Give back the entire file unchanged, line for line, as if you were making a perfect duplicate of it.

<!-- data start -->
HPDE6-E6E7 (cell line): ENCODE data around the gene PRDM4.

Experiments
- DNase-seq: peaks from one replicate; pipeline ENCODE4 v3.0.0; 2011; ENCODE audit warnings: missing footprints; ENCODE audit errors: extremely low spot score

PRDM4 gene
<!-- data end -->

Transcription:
HPDE6-E6E7 (cell line): ENCODE data around the gene PRDM4.

Experiments
- DNase-seq: peaks from one replicate; pipeline ENCODE4 v3.0.0; 2011; ENCODE audit warnings: missing footprints; ENCODE audit errors: extremely low spot score

PRDM4 gene